The state's annual legislative session adjourns May 6, 2015. The last few days are always hectic as state lawmakers try to push through final bills. Other bills under the gold dome fail on the calendar or just die in committee. So which measures will make it?
Originally published on Mon April 27, 2015 7:13 am
As the state Legislature enters the home stretch, lawmakers recently debated a measure to study whether to transfer federal lands to the state. Another bill aimed at relieving congestion on Interstate 70 heading through the mountains also became contentious. There's not much time left for these debates, the annual session ends May 6.
Originally published on Mon April 13, 2015 5:01 am
The state budget has cleared both legislative chambers but still needs to head to a conference committee to iron out differences. The end of the budget process means lawmakers will shift their attention to other bills before the end of the session. With that May 6 deadline rapidly approaching, what's in store for some of the outstanding legislation?
The annual Colorado budget is making its way through the statehouse. It cleared the Senate on a vote of 21 to 14, passing largely along party lines, with three Democrats joining Republicans to support it. What are the dynamics in play?
Originally published on Mon March 23, 2015 5:04 am
Colorado's latest revenue forecast was good news for lawmakers, showing a healthy economy and more money for the state budget. There was also one notable hedge, the uncertainty around low oil prices and the oil industry's effect on the state economy.
So just what are the implications of more state revenue? We turn to the reporters that work the halls of the capitol to find out.
Originally published on Mon March 16, 2015 7:31 am
We're just past the halfway mark for the annual 120-day legislative session. As lawmakers (and the reporters that cover them) enter the home stretch, what's the scuttlebutt under the gold dome? Which bills are being delayed? How is the Governor handling split legislative control?
For insights we picked the brains of reporters who work the halls on daily basis at the capitol.
State lawmakers are midway through the annual legislative session – but there's still a lot to be done.
House Democrats would like law enforcement to increase the use of body cameras, set up a special prosecutor to review decisions when a law enforcement official isn't charged when there are allegations of deadly force, ban choke holds, and collect demographic data on arrests. What are the chances for passage?
Originally published on Mon March 2, 2015 11:14 am
Governor John Hickenlooper's oil and gas task force recently proposed nine recommendations to try and easy concerns for people living near energy development, but it did not vote to give local communities more control over oil and gas drilling.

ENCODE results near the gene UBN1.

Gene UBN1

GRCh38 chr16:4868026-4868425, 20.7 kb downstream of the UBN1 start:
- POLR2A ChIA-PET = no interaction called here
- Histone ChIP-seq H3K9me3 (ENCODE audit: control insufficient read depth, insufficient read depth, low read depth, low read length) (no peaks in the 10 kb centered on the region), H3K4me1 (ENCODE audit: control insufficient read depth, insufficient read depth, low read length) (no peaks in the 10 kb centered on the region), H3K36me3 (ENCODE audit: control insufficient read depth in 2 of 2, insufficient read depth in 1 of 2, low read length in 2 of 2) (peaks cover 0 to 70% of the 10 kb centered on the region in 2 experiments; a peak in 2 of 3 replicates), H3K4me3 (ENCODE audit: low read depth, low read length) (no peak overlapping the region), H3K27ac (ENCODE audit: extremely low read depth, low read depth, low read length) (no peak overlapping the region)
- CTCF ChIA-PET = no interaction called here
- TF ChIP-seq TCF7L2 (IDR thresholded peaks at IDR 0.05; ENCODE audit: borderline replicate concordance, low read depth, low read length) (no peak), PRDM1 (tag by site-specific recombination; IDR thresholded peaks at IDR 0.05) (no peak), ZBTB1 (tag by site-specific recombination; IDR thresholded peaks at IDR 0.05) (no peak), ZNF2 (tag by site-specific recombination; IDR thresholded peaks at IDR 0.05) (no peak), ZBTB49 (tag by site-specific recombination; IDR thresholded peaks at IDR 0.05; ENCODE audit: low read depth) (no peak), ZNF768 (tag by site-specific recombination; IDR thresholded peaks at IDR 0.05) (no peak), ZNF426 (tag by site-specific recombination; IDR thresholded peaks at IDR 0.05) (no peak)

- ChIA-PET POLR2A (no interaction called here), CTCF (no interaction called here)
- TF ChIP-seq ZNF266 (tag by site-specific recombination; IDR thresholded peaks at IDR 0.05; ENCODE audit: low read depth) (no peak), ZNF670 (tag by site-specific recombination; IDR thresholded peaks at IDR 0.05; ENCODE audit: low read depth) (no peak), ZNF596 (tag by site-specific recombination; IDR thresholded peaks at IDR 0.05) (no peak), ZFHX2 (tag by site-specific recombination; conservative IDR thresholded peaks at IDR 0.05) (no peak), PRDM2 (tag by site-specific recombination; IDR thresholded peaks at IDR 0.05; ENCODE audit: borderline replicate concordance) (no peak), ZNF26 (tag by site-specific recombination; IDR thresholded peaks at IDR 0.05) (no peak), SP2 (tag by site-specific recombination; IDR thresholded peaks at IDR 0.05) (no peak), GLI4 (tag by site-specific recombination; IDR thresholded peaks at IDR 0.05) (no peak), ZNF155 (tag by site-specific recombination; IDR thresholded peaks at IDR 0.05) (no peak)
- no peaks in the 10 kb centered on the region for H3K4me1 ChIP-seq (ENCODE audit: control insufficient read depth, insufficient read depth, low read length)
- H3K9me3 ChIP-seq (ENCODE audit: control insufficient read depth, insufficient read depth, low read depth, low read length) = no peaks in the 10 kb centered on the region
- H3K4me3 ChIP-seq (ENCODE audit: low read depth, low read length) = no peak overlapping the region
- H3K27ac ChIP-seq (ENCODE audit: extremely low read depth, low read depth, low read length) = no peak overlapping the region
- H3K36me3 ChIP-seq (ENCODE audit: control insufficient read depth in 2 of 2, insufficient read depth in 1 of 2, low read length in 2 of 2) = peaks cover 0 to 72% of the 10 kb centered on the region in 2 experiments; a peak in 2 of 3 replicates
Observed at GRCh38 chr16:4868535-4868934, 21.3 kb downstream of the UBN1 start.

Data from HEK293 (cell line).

The big question on everyone's mind now: What's next for the state Legislature and for a possible anti-fracking initiative going before voters in 2016?
Originally published on Mon February 23, 2015 5:18 pm
It's a busy week under the gold dome. The Governor's oil and gas task force, which was charged with trying to harmonize local oil and gas regulations with statewide interests will soon be wrapping up. Many lawmakers have been holding off on introducing oil and gas legislation until the commission finishes its work.
A debate on drones - one that does not fall along party lines - will get a hearing in the Senate Tuesday. For thoughts on what's happening at the capitol, talked to some of the reporters who work there daily.
Originally published on Fri February 27, 2015 3:15 pm
Democratic lawmakers in Colorado recently introduced a measure to allow terminally ill patients to take medication to end their lives. The patients must be given a prognosis from two different physicians giving them less than six months to live.
It's a charged issue that has many questions to it. Why do supporters say it’s the compassionate choice? Who strongly opposes it?
Originally published on Mon January 26, 2015 7:02 am
Colorado's new Republican Senate has majority flexed their muscles at the state capitol, using their power on the Joint Budget Committee to defund a 2013 law allowing people in the country illegally to obtain a state driver's license. They also struck down a bill to harmonize Colorado's civil unions law with a gay marriage ban that was deemed unconstitutional by the 10th Circuit Court of Appeals. On top of that, a commission looking at pay equity between men and women was struck down.
With split legislative control and Democrats in charge of the House, how will this impact both parties politically?
Originally published on Mon January 19, 2015 8:52 am
Governor John Hickenlooper has given his annual State of the State Address in front of a joint session of the General Assembly. What were some of the highlights of his annual report on Colorado's prospects? What should we expect in the year ahead?
We asked some of the reporters that work daily in the capitol building for their thoughts.
A major re-write of how Colorado funds K through 12 schools is now making its way through the state legislature. As part of our capitol conversation series Bente Birkeland talks about how it would change school funding and its prospects for passage.